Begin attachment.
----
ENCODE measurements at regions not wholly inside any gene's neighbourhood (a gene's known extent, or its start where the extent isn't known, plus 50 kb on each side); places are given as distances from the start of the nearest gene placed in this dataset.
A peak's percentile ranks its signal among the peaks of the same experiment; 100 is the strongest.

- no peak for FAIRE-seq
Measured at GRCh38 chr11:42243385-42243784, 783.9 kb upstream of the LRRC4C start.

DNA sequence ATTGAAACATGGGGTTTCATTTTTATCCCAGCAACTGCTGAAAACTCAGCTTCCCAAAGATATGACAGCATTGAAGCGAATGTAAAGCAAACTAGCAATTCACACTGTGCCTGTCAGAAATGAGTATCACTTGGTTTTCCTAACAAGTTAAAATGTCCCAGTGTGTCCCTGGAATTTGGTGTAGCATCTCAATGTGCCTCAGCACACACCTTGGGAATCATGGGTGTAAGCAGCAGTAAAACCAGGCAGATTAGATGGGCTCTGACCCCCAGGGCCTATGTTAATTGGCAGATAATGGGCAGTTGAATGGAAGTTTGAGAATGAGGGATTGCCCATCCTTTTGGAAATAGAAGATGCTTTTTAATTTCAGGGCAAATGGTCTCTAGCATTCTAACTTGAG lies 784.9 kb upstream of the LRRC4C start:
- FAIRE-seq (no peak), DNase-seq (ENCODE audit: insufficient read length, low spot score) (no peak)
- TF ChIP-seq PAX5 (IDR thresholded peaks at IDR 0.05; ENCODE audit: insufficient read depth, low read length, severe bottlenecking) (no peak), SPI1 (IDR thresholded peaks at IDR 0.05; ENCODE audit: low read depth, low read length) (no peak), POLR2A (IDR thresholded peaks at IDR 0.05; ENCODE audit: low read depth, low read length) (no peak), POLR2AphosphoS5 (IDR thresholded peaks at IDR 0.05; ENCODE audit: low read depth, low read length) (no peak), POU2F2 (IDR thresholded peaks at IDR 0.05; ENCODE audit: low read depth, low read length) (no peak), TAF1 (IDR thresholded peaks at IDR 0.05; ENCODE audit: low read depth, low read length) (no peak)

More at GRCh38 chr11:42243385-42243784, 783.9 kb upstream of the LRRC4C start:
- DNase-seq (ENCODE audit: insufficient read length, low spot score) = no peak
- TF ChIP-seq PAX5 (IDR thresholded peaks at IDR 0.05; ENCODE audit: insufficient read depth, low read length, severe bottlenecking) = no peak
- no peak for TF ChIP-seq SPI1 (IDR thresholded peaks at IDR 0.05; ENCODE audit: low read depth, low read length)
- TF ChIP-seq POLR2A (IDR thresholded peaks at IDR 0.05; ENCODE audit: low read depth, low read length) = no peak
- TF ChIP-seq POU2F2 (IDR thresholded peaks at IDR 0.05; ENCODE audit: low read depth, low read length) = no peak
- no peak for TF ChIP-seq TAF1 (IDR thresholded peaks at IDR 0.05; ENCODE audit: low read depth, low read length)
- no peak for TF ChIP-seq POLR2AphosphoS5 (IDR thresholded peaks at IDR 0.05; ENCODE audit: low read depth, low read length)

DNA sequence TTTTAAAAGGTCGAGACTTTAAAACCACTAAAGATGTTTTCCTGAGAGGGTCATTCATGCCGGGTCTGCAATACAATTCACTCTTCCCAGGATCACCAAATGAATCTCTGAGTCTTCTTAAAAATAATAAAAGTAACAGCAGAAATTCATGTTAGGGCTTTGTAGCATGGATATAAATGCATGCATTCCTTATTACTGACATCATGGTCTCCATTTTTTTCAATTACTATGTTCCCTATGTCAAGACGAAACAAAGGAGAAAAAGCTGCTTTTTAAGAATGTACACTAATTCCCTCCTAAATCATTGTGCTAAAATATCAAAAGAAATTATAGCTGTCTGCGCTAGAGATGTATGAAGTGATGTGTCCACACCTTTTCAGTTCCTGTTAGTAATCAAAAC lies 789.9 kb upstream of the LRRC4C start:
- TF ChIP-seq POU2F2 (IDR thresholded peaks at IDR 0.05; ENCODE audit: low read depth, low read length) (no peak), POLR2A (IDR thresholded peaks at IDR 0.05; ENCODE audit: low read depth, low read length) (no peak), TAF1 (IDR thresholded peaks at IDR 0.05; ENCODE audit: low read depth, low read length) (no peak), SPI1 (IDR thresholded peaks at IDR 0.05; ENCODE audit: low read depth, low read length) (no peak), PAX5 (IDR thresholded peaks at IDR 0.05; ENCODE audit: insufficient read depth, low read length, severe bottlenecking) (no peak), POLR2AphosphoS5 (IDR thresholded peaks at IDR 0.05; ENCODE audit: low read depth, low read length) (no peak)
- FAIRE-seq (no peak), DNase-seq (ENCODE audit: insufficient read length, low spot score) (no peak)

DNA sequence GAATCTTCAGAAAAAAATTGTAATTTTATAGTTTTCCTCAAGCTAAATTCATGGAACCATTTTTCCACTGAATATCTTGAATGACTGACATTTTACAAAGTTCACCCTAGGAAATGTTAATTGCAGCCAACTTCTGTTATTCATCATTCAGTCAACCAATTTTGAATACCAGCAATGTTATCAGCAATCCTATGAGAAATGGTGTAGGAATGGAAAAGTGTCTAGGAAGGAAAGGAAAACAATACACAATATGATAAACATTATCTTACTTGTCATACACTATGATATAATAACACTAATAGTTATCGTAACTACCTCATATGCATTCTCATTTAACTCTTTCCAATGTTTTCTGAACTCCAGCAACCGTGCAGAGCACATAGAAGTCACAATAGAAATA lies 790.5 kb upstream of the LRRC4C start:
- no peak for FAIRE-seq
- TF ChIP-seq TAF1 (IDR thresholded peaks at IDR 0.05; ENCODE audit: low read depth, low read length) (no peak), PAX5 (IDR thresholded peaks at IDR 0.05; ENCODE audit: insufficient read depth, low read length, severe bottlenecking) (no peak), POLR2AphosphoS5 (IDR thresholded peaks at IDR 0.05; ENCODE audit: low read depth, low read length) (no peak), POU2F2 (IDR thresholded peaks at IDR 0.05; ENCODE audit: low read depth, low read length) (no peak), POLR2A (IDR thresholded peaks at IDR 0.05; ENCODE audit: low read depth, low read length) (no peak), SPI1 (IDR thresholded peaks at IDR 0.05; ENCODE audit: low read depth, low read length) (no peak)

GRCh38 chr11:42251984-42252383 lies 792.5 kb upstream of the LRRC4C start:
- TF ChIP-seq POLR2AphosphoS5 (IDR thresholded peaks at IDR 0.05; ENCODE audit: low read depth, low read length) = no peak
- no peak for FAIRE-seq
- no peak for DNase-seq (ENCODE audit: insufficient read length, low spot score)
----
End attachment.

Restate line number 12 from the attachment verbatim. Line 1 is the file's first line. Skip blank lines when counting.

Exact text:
- TF ChIP-seq POLR2A (IDR thresholded peaks at IDR 0.05; ENCODE audit: low read depth, low read length) = no peak